High-speed internet connectivity is the basis for the digital economy; without it, essential services such as cloud computing, eHealth, Smart cities, audio-visual services – and the benefits thereby derived – will simply not take off. A 10% increase in broadband penetration could yield a 1-1.5% increase in annual GDP[30] or could raise labour productivity by 1.5% over the next five years. For that reason the DAE set ambitious targets for universal internet access at increasingly high speeds[31].

Encouragingly, the coverage and penetration rates of high-speed networks in Europe are improving, but overall, Europe trails Asia and the US and is at risk of failing to meet the 2020 targets. There are several reasons, the most evident being the uncertain commercial viability of substantial network investments, due to prevailing investment models and the EU market structure. But also because of doubts about consumers' short-term willingness to pay more for higher speeds, as new high value-added digital content and services are not necessarily available yet throughout the EU, and because consumers' doubts about the real speeds they are provided with.

The Commission will present a comprehensive package to tackle market incentives to invest, provide targeted funding and reduce roll-out costs. Investors need to see the prospect of a healthy return that takes account of risks. More consistency within the Single Market, enabling fair competition, is vital - as is regulatory certainty to encourage long-term investment.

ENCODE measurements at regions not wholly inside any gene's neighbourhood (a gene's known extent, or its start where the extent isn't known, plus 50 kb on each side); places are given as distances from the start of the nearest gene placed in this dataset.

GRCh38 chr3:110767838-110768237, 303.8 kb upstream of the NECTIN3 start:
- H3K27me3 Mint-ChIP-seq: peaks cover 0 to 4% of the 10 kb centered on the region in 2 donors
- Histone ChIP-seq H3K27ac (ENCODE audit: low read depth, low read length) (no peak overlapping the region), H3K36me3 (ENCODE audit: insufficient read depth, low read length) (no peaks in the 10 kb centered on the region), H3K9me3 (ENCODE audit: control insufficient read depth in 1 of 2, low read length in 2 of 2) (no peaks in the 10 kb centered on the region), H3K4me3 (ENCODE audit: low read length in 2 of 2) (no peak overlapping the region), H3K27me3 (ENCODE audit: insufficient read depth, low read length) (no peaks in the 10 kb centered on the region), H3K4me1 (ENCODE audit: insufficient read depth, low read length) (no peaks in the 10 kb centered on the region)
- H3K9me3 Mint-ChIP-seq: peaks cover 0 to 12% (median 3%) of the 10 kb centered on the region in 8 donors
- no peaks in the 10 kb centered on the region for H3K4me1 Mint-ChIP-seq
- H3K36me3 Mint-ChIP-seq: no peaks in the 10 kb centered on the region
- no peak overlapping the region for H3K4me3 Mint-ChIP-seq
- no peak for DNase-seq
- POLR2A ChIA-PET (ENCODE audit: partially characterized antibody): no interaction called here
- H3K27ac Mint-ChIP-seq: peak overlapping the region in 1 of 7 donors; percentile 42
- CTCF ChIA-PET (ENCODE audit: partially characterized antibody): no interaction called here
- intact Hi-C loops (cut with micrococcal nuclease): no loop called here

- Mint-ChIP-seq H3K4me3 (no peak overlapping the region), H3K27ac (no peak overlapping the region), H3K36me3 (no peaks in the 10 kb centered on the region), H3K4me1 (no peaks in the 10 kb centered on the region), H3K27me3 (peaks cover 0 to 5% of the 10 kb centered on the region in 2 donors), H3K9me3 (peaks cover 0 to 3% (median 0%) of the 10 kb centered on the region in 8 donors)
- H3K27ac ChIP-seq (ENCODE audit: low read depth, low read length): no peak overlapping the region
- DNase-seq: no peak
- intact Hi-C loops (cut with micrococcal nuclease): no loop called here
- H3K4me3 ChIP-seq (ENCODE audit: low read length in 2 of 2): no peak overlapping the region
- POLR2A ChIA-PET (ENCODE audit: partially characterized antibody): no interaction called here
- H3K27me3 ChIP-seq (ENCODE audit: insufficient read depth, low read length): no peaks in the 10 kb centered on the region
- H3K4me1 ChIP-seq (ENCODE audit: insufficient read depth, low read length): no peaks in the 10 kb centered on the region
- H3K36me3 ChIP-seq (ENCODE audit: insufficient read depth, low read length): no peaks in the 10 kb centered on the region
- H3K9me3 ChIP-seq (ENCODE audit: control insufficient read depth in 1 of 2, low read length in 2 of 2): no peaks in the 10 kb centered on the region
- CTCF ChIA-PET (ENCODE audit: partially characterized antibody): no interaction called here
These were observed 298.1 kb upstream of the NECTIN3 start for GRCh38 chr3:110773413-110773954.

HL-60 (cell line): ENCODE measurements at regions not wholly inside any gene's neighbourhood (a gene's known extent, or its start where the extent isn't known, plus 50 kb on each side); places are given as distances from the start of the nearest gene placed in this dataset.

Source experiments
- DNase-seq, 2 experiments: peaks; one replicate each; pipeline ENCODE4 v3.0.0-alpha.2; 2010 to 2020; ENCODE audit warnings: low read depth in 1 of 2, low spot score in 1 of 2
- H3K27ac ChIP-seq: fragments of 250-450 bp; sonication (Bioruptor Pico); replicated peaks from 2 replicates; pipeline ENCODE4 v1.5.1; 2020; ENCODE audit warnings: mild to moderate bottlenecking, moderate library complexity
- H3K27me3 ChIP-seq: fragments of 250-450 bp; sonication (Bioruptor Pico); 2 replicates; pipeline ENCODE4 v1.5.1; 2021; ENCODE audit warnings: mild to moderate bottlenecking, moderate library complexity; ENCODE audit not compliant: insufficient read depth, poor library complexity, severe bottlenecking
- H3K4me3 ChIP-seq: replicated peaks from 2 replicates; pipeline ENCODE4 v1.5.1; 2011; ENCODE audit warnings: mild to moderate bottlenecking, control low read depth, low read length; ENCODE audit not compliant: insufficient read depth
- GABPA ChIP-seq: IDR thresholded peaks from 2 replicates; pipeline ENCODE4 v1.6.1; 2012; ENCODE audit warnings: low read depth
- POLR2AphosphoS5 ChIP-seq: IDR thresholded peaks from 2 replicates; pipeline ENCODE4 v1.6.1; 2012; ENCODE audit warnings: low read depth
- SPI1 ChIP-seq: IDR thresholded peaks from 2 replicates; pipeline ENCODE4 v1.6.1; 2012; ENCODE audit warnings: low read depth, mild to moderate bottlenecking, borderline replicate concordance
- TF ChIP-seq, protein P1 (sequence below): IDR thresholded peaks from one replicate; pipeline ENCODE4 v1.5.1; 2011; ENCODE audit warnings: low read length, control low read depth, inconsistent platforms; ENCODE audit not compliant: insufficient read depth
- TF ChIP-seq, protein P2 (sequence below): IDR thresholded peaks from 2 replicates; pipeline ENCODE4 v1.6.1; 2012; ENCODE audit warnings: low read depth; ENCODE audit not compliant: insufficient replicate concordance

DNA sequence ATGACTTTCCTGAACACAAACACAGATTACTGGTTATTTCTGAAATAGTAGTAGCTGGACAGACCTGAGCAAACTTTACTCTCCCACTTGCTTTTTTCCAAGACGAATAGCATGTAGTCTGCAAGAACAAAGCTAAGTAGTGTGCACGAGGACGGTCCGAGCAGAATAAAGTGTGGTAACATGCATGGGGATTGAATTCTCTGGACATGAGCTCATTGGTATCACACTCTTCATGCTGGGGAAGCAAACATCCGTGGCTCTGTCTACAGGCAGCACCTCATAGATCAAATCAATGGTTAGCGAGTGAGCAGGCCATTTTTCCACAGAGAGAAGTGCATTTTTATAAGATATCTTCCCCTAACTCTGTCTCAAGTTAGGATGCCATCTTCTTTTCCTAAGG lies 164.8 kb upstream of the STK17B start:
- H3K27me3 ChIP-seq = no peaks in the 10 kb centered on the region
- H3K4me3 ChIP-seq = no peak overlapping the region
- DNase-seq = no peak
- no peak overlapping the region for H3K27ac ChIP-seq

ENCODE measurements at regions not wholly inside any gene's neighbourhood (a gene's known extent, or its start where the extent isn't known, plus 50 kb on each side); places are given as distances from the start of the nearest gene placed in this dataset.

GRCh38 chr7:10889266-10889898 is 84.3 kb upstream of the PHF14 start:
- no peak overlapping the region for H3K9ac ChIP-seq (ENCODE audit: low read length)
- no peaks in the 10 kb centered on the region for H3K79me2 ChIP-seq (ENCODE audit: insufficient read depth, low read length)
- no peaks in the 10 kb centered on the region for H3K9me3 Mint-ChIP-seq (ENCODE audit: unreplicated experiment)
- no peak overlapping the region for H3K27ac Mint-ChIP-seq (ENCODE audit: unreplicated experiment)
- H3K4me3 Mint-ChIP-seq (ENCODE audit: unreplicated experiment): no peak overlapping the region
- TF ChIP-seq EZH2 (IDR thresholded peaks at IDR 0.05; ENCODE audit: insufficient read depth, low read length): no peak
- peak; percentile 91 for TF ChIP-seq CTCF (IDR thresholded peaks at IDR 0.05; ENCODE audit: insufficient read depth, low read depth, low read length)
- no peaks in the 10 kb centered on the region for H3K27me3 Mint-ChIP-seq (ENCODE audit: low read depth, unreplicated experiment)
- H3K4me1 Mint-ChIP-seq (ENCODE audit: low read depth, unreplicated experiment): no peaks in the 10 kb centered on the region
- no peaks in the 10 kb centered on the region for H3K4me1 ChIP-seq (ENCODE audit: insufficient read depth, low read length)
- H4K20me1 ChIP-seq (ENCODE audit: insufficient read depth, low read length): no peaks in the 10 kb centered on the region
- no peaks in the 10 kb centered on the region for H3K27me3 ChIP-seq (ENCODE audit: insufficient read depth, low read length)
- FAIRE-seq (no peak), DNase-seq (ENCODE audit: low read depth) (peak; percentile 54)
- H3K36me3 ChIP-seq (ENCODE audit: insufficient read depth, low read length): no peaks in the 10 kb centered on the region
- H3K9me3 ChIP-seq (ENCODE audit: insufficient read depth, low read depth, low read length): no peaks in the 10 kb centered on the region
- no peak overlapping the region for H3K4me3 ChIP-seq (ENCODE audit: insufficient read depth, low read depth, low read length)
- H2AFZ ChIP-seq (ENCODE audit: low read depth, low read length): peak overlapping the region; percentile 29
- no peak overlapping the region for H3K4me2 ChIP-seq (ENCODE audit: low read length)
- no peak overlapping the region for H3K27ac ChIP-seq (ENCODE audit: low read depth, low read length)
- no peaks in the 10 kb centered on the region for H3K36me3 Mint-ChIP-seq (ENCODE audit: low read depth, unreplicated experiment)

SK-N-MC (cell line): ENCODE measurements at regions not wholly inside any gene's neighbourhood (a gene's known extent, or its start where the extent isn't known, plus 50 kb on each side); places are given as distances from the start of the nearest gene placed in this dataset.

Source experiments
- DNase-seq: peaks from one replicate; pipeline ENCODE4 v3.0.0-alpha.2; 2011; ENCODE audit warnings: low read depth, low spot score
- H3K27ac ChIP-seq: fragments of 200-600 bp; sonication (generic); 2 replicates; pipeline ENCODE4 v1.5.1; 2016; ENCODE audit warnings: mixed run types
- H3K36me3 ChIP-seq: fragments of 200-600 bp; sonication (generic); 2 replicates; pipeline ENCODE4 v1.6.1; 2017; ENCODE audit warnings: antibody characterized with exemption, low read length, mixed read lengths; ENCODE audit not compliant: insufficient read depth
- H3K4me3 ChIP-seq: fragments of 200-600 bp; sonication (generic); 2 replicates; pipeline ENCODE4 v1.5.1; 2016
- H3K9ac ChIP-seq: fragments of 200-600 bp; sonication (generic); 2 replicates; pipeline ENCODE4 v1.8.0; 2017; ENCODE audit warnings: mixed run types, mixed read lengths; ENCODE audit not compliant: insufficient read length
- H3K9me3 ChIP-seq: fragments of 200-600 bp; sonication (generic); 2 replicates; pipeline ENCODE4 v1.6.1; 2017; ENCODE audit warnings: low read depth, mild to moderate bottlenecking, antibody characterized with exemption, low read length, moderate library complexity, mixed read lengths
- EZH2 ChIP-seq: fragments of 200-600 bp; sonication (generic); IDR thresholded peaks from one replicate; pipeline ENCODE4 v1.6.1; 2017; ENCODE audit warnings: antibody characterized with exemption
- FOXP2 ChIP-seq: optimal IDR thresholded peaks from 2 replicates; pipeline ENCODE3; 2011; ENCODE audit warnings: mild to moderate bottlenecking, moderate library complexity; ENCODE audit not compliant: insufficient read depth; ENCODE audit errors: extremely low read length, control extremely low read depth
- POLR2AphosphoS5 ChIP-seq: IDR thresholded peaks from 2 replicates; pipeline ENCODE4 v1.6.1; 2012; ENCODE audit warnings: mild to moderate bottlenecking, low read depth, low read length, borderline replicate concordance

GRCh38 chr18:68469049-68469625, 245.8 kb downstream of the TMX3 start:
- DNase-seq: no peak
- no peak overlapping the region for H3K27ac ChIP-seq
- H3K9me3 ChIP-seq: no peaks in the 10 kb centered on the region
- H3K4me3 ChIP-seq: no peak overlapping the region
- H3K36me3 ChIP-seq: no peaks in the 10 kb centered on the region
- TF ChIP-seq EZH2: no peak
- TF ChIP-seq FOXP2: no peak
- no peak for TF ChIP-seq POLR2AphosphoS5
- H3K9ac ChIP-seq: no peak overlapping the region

In early 2013 the Commission will adopt a Recommendation which will introduce more rigorous non-discrimination rules to ensure that alternative operators get truly equivalent access to incumbent networks. It will also ensure more stability and consistency between Member States in price regulation for wholesale access to incumbent networks and provide greater flexibility on how “next generation” wholesale access products can be priced. This measure should give durable signals to long-term investors at least until 2020. The Commission will also adopt a Recommendation on safeguarding the open internet for consumers, which will increase legal certainty for network operators, investors, content providers and consumers. As part of the Single Market Act II[32], the Commission – intends to make a legislative proposal to reduce the cost and increase efficiency in the deployment of high speed communications infrastructure, through mechanisms such as e.g. re-use of existing infrastructure, exploiting synergies across sectors, enabling better coordination of civil works and encouraging NGA ready in-house equipping. In 2014, the Commission will review the 2007 Recommendation on relevant markets susceptible to ex ante regulation.

In addition, the Commission has proposed EUR 9.2 billion (in constant 2011 prices) for ICT investments in the Connecting Europe Facility (CEF)[33] for the period of 2014-2020; a part of this amount will be used for investments in broadband networks. The CEF will attract private co-investment and ease access to capital for high-speed internet by projects anywhere in Europe. The proposals for the Structural and the Rural Development Funds[34] for 2014-2020 are also expected to provide a new wave of incentives for investments in high-speed internet particularly in less developed regions and in rural areas. The proposal for the ERDF regulation 2014-2020 argues for extending broadband deployment and the roll-out of high-speed networks, but also for developing ICT products and services.